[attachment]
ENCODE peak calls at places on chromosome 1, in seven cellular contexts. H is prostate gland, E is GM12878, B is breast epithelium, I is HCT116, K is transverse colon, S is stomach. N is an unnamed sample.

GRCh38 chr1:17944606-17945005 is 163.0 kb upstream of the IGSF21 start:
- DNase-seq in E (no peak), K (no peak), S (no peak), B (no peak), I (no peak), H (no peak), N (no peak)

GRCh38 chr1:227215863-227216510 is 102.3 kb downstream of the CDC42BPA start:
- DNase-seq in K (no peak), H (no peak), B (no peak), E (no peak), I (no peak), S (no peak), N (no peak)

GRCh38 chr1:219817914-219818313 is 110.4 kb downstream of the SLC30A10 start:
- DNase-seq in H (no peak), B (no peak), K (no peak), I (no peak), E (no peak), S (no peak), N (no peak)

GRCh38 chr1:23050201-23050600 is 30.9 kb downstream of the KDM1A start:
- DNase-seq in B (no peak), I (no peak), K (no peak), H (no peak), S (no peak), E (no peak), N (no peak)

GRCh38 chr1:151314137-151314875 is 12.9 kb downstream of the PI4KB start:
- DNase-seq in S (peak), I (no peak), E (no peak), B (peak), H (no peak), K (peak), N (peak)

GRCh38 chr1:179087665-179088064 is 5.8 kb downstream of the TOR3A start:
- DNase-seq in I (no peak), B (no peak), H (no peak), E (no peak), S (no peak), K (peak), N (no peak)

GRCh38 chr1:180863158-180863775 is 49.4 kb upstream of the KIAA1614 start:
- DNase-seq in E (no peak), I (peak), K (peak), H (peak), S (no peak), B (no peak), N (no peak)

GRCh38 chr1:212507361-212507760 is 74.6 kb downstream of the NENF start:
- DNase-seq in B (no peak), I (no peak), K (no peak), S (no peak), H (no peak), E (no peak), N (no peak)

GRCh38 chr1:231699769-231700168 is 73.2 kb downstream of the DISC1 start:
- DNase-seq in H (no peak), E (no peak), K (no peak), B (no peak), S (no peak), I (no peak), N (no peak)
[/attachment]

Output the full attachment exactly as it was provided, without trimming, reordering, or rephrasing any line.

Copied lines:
ENCODE peak calls at places on chromosome 1, in seven cellular contexts. H is prostate gland, E is GM12878, B is breast epithelium, I is HCT116, K is transverse colon, S is stomach. N is an unnamed sample.

GRCh38 chr1:17944606-17945005 is 163.0 kb upstream of the IGSF21 start:
- DNase-seq in E (no peak), K (no peak), S (no peak), B (no peak), I (no peak), H (no peak), N (no peak)

GRCh38 chr1:227215863-227216510 is 102.3 kb downstream of the CDC42BPA start:
- DNase-seq in K (no peak), H (no peak), B (no peak), E (no peak), I (no peak), S (no peak), N (no peak)

GRCh38 chr1:219817914-219818313 is 110.4 kb downstream of the SLC30A10 start:
- DNase-seq in H (no peak), B (no peak), K (no peak), I (no peak), E (no peak), S (no peak), N (no peak)

GRCh38 chr1:23050201-23050600 is 30.9 kb downstream of the KDM1A start:
- DNase-seq in B (no peak), I (no peak), K (no peak), H (no peak), S (no peak), E (no peak), N (no peak)

GRCh38 chr1:151314137-151314875 is 12.9 kb downstream of the PI4KB start:
- DNase-seq in S (peak), I (no peak), E (no peak), B (peak), H (no peak), K (peak), N (peak)

GRCh38 chr1:179087665-179088064 is 5.8 kb downstream of the TOR3A start:
- DNase-seq in I (no peak), B (no peak), H (no peak), E (no peak), S (no peak), K (peak), N (no peak)

GRCh38 chr1:180863158-180863775 is 49.4 kb upstream of the KIAA1614 start:
- DNase-seq in E (no peak), I (peak), K (peak), H (peak), S (no peak), B (no peak), N (no peak)

GRCh38 chr1:212507361-212507760 is 74.6 kb downstream of the NENF start:
- DNase-seq in B (no peak), I (no peak), K (no peak), S (no peak), H (no peak), E (no peak), N (no peak)

GRCh38 chr1:231699769-231700168 is 73.2 kb downstream of the DISC1 start:
- DNase-seq in H (no peak), E (no peak), K (no peak), B (no peak), S (no peak), I (no peak), N (no peak)